Recently I was sitting on a little bitty chair at a café, back hunched over, neck scrunched down. “Why is this table so low it hits my knees?” I squawked. Squishing my lower end around I grumbled, “And why is the back of this chair is so darned uncomfortable?” Then a fear flashed through my mind: “What would happen if my behind got bigger than this tiny seat?”
As I looked around I saw people carefully balancing themselves on their furniture. How could they enjoy their meal sitting on these pencil-thin steel chairs? When did sitting down become so terrifying?
It reminded me of the night a girlfriend and I treated ourselves to a fancy restaurant. When I sat on the love seat, I had to bend over to eat. It caused so much twisting that my neck locked into a giant cramp. “I can’t even put my elbows on the table,” I complained. “I’m almost leaning on the floor.”
Then there was the time I went to a pub with another pal. He kept twitching around — he was having trouble keeping his white shirt from dipping into his soup. “What’s up?” I asked, trying to be tactful. He pointed downwards. His feet were dangling, not reaching the ground. Why did they build the bar so high?” he muttered. He looked like a grown man in a high chair. I covered my mouth so he wouldn’t see me chuckling.
I have a theory about furniture and our culture. The seating in our world reflects a serious problem. It’s unfit for our bodies! Maybe chairs and tables are meant for the five-minute stop that is such a part of our daily lives, but not for real conversation. Keep going, don’t stop, don’t think and don’t feel. Maybe we just don’t have time or we don’t value hanging out or connecting deeply.
Modern furniture is stark and unyielding. Even the cozy couches seem to have a huge space so that when you lean back you disappear into the crevasse. Are we so out of touch with nature that we actually think this furniture is natural? What ever happened to sitting on thrones, or lying back on velvet?
We drive in cars with seats so concave our chins jut out and our backs cave in. (Maybe that’s why yoga is so popular nowadays.) Our furniture seems to be designed like our clothes … tucked in, tiny, cuffed, tippy-toed.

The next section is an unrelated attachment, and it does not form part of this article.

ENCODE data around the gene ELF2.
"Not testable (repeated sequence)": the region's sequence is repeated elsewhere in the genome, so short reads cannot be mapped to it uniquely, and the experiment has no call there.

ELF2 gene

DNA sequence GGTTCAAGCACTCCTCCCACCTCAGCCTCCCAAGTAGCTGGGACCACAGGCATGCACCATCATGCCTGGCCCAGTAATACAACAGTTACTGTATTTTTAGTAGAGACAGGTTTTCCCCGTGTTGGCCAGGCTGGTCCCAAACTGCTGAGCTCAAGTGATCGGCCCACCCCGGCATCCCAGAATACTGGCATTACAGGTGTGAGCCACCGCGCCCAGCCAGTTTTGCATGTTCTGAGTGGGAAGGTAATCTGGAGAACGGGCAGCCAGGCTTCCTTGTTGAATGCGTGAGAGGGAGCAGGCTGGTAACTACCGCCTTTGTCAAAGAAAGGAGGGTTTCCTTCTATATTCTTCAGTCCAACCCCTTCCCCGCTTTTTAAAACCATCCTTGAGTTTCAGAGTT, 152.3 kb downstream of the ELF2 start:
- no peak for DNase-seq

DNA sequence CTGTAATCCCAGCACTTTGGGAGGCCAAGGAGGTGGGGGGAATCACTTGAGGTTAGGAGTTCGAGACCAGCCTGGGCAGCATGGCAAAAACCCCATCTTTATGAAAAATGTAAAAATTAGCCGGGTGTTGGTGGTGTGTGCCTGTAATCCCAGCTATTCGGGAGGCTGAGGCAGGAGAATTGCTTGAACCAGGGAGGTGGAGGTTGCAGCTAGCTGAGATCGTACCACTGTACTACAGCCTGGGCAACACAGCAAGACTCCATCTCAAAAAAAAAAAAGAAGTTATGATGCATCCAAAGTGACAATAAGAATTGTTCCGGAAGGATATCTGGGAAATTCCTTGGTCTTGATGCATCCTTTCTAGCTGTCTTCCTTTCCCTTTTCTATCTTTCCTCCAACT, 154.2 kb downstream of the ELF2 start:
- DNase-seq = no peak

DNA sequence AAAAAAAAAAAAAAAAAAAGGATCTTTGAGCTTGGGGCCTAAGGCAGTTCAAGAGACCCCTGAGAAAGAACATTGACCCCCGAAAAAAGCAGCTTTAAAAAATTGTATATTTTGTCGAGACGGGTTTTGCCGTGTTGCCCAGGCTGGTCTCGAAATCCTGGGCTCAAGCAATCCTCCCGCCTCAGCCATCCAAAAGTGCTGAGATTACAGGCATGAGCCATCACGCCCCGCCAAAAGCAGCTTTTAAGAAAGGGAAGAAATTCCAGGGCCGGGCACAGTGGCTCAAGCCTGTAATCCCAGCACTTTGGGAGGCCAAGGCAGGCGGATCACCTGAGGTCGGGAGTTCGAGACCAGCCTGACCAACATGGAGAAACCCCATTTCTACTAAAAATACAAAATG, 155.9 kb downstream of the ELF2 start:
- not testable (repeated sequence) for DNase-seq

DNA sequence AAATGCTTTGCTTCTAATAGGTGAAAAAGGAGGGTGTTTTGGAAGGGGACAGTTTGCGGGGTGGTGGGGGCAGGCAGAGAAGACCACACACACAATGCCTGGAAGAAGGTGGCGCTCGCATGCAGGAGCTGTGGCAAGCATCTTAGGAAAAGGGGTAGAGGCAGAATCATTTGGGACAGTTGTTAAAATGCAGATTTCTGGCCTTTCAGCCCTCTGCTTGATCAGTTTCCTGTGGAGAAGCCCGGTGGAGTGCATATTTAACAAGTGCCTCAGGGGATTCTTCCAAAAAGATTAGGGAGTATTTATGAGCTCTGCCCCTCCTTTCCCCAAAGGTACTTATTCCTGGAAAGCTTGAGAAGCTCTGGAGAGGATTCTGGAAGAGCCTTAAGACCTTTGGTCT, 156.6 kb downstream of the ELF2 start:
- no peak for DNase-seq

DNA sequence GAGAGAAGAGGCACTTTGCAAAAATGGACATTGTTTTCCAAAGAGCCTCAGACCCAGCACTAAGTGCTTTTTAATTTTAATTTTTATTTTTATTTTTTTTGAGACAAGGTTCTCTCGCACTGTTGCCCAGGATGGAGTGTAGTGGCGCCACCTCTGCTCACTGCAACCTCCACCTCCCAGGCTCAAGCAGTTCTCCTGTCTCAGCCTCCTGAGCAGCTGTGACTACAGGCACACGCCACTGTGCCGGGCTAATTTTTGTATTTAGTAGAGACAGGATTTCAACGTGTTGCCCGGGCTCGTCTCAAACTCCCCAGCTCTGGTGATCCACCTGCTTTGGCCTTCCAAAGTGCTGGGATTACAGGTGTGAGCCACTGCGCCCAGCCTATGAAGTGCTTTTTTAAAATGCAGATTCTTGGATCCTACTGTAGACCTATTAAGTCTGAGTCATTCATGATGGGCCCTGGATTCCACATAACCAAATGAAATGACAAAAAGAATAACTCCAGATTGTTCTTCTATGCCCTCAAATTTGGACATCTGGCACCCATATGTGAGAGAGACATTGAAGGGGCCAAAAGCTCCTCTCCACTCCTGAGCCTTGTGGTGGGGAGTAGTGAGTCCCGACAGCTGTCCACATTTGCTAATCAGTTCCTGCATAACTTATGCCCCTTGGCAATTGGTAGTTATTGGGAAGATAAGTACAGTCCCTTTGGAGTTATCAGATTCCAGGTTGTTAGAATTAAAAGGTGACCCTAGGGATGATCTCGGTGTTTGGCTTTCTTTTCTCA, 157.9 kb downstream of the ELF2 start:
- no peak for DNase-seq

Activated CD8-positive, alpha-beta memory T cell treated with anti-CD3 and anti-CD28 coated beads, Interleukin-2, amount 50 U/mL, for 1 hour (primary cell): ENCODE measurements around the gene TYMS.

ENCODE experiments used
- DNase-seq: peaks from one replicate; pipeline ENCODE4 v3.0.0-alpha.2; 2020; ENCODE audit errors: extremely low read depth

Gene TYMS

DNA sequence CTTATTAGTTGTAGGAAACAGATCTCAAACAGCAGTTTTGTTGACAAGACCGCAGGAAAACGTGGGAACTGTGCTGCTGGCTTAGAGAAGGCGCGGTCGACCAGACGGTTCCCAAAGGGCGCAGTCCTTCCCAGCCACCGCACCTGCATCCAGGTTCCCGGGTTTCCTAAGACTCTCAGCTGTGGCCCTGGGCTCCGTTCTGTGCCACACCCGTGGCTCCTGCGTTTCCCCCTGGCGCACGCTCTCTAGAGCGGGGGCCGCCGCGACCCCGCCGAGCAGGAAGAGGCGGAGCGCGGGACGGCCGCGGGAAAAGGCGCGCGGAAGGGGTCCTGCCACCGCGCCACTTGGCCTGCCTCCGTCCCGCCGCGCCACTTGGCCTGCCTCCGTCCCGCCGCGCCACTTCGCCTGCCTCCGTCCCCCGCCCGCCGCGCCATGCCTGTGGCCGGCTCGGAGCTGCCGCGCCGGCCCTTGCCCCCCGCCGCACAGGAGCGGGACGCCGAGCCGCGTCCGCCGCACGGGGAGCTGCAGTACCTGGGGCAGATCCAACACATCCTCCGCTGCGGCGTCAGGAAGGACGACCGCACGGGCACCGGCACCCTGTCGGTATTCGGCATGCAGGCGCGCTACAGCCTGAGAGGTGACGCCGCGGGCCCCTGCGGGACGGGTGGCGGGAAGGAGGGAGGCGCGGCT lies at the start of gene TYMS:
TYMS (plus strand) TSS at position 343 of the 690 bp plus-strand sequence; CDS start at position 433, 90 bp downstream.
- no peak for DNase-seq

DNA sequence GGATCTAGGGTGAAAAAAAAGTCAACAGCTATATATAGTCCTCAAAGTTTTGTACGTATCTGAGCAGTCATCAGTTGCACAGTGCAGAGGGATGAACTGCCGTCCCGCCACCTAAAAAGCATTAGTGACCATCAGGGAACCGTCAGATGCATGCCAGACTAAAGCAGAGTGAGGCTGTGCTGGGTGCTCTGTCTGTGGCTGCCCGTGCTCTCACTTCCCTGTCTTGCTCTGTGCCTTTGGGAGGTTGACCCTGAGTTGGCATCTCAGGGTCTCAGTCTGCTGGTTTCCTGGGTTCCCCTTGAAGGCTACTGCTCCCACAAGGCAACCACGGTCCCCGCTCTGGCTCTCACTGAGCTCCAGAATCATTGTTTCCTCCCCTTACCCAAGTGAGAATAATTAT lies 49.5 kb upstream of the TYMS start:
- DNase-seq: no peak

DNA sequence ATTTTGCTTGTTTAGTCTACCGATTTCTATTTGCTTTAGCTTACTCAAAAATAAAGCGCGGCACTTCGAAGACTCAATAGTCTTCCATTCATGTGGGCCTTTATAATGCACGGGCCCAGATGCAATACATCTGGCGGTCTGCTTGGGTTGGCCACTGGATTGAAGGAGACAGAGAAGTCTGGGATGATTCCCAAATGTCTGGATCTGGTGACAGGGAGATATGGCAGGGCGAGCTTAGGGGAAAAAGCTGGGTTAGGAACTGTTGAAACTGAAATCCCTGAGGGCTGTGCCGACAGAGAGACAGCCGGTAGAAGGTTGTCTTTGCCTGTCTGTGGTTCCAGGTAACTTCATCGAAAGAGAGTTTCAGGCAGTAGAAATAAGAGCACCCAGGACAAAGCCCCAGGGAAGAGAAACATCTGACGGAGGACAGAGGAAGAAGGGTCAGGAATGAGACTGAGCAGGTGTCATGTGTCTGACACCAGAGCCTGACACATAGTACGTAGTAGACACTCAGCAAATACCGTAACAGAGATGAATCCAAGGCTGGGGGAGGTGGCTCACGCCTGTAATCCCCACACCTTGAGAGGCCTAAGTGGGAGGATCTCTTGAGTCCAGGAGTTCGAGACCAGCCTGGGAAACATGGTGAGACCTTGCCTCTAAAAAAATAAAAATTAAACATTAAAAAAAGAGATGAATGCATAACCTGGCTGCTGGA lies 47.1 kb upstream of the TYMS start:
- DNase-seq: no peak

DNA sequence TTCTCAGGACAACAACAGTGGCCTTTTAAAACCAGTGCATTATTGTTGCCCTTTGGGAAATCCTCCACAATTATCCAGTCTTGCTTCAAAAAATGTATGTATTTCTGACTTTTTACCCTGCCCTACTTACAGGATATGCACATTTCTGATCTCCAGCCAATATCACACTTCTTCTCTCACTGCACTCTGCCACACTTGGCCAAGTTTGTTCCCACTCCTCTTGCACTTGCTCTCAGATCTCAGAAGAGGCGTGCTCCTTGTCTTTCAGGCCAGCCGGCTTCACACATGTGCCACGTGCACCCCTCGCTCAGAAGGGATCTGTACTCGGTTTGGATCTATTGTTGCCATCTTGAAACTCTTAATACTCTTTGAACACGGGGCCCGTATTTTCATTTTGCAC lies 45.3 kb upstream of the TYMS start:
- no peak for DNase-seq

Why is furniture so uncomfortable? Maybe the middle-class is collapsing along with our chairs.
Or perhaps furniture reflects our fears. We’re without a leg to stand on, watching war on the news, shaking at tin tables, trying to balance our drinks. Are we disassociated from ourselves, and each other? Out of touch, wobbly, and disconnected? But, with nerves of steel, we somehow stay on the teeter totter.
No one notices that our furniture is uncomfortable. Have we forgotten that we come in all shapes and sizes and that it would be good if furniture in public places did too?
Wouldn’t it be great to just lie back on a comfy rocking chair or sit up in a nice, wide solid chair? Or maybe eat dinner with both feet on the ground, read a book in a coffee house without twisting our torso? Isn’t relaxing the body helpful for good conversation? Doesn’t it inspire reflection?
Wouldn’t it be nice to have a world that not only welcomed all sizes and ages of bodies and invited all our differences as people? How about furniture that encourages comfort, connection and conversation?
For that, I’ll make a stand. As soon my back ache goes away.
Katy Byrne, MFT Psychotherapist in Sonoma, specializing in life transitions, conflict resolution, women’s empowerment and eating disorders. She is the author of “The Courage To Speak Up: Getting Your Hairballs Out.”